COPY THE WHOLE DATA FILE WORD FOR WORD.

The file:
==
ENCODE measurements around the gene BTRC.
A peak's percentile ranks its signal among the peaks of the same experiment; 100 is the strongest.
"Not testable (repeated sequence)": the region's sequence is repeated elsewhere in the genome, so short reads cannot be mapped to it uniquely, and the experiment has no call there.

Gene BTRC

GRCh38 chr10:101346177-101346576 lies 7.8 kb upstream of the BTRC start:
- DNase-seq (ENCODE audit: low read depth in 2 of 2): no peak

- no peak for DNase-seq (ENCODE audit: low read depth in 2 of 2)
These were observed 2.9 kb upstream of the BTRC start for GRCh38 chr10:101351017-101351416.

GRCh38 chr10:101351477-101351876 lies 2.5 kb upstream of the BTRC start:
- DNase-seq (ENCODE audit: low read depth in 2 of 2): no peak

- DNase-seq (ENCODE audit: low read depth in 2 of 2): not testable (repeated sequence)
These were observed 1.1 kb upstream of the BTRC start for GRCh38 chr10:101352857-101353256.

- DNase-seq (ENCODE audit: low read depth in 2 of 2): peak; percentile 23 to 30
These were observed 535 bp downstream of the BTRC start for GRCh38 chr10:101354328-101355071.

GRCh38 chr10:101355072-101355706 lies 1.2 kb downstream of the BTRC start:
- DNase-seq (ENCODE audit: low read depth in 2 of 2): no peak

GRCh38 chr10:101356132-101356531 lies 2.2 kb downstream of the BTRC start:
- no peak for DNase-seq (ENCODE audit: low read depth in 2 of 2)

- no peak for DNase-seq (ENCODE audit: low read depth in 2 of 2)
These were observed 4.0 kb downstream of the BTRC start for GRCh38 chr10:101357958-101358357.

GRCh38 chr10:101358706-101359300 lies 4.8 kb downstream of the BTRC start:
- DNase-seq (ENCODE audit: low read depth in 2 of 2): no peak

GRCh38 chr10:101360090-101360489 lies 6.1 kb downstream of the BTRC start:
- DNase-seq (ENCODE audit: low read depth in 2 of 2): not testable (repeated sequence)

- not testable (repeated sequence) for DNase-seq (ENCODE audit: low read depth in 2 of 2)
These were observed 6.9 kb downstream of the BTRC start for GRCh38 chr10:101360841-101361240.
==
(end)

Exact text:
ENCODE measurements around the gene BTRC.
A peak's percentile ranks its signal among the peaks of the same experiment; 100 is the strongest.
"Not testable (repeated sequence)": the region's sequence is repeated elsewhere in the genome, so short reads cannot be mapped to it uniquely, and the experiment has no call there.

Gene BTRC

GRCh38 chr10:101346177-101346576 lies 7.8 kb upstream of the BTRC start:
- DNase-seq (ENCODE audit: low read depth in 2 of 2): no peak

- no peak for DNase-seq (ENCODE audit: low read depth in 2 of 2)
These were observed 2.9 kb upstream of the BTRC start for GRCh38 chr10:101351017-101351416.

GRCh38 chr10:101351477-101351876 lies 2.5 kb upstream of the BTRC start:
- DNase-seq (ENCODE audit: low read depth in 2 of 2): no peak

- DNase-seq (ENCODE audit: low read depth in 2 of 2): not testable (repeated sequence)
These were observed 1.1 kb upstream of the BTRC start for GRCh38 chr10:101352857-101353256.

- DNase-seq (ENCODE audit: low read depth in 2 of 2): peak; percentile 23 to 30
These were observed 535 bp downstream of the BTRC start for GRCh38 chr10:101354328-101355071.

GRCh38 chr10:101355072-101355706 lies 1.2 kb downstream of the BTRC start:
- DNase-seq (ENCODE audit: low read depth in 2 of 2): no peak

GRCh38 chr10:101356132-101356531 lies 2.2 kb downstream of the BTRC start:
- no peak for DNase-seq (ENCODE audit: low read depth in 2 of 2)

- no peak for DNase-seq (ENCODE audit: low read depth in 2 of 2)
These were observed 4.0 kb downstream of the BTRC start for GRCh38 chr10:101357958-101358357.

GRCh38 chr10:101358706-101359300 lies 4.8 kb downstream of the BTRC start:
- DNase-seq (ENCODE audit: low read depth in 2 of 2): no peak

GRCh38 chr10:101360090-101360489 lies 6.1 kb downstream of the BTRC start:
- DNase-seq (ENCODE audit: low read depth in 2 of 2): not testable (repeated sequence)

- not testable (repeated sequence) for DNase-seq (ENCODE audit: low read depth in 2 of 2)
These were observed 6.9 kb downstream of the BTRC start for GRCh38 chr10:101360841-101361240.